Shepherd writeup
draft-ietf-tcpm-2140bis-11

1. Summary

The document shepherd is Michael Scharf <michael.scharf@hs-esslingen.de>.

The responsible Area Director is Martin Duke <martin.h.duke@gmail.com>.

This informational document describes TCP Control Block Interdependence, i.e. sharing of a part of TCP state among similar concurrent or consecutive connections. Many TCP implementations use such sharing to help improve convergence to steady-state operation. The memo documents known caching mechanisms and provides guidance to TCP implementers.

2140bis updates and replaces RFC 2140's description of interdependent TCP control blocks. The document describes local heuristics inside a TCP endpoint that do not affect interoperability between different TCP implementations. As described in the document, different TCP/IP stacks internally cache different TCP parameters, and there is no known best approach. As a result, 2140bis is submitted as informational document, like RFC 2140.


2. Review and Consensus

The document is an outcome of the TCPM working group and has been discussed in TCPM for a long time. There is strong consensus in the TCPM working group that an up-to-date description of TCP Control Block Interdependence is useful - instead of the outdated content of RFC 2140. Section 11 describes the updates compared to RFC 2140. Various TCP implementers provided feedback about actually implemented mechanisms and contributed e.g. to the summary in Section 10. 

Before adoption in TCPM there were discussions about the target status of this document, most notably about the question whether to publish 2140bis as BCP. However, many implementers pushed back against a BCP in this space, given that there is no known "best" caching heuristic and different operating systems have successfully used different strategies for a long time. As different choices by implementers do not result in interoperability issues, there is no apparent need for normative IETF guidance. As a result, the TCPM consensus is to update and replace the informational RFC 2140 by an informational document. 

A small number of TCPM contributors has performed comprehensive reviews of the document, both before and during WGLC. Given the informational status, parts of the working group may not care much about the content of the document. Nonetheless, the shepherd believes that there is strong consensus in the TCPM working group to publish the main body of the document as informational RFC, as it contains valuable information on how to efficiently implement TCP.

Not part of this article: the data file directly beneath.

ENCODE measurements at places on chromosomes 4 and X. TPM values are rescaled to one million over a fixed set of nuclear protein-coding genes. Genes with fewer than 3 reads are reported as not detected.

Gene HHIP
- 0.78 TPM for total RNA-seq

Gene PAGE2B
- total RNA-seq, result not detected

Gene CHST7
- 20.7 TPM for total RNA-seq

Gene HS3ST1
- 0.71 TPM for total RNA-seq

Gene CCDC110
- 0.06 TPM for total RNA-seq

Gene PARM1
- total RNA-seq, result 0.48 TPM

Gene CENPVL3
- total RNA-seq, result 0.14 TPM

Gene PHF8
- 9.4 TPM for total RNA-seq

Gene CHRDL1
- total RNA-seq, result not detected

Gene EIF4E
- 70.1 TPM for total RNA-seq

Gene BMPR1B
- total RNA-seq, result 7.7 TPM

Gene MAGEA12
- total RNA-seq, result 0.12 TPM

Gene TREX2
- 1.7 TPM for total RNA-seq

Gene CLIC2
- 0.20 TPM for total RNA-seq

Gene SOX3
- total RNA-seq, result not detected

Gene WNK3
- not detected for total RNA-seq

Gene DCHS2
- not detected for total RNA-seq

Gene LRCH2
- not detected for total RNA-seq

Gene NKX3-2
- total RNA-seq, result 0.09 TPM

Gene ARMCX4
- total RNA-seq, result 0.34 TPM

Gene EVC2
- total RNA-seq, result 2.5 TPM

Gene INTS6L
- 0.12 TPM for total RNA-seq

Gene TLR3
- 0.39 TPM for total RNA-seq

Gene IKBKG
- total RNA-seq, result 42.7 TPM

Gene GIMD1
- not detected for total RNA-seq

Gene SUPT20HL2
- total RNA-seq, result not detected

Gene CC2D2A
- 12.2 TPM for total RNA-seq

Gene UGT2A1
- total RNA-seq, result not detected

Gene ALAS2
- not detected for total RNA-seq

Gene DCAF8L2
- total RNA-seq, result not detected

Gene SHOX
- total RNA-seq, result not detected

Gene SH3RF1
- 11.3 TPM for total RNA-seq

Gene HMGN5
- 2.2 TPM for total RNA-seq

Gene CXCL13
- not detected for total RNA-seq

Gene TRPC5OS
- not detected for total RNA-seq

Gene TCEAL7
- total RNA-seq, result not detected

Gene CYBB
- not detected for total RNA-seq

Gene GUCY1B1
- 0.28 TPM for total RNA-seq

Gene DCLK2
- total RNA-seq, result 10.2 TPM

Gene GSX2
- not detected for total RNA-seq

A notable exception is appendix C, which is based on text from an expired individual Internet-Draft (draft-touch-tcpm-automatic-iw), for which there is no known implementation at the time of publication. During and after WGLC, some TCPM contributors expressed concerns about appendix C and in particular about its length. While everybody agrees that it makes sense to discuss sharing of the TCP initial window in this document, small parts of the TCPM working group believe that a link to the expired draft and some summary discussion would be sufficient instead of a full specification of the algorithm. Some improvements in the appendix were made to address these WGLC comments, but the authors prefer to keep a full description of an algorithm in appendix C instead of a summary only. All in all, this discussion was between a small number of TCPM contributors only. The vast majority in the TCPM working group stays silent on that question.

The TCPM consensus whether to include a full description of an example algorithm in appendix C is rough, and, as a result, appendix C has no strong backing inside the TCPM working group. Nonetheless, the example in appendix C is only a minor part of the overall document.


3. Intellectual Property

Each author has stated that their direct, personal knowledge of any IPR related to this document has already been disclosed, in conformance with BCPs 78 and 79. 


4. Other Points

There are no significant id-nits problems. There are a couple of warnings about obsolete informational references, but all these references are included intentionally in order to provide historical context.

This 2140bis document had to consider no erratas, as there are no known erratas for RFC 2140.
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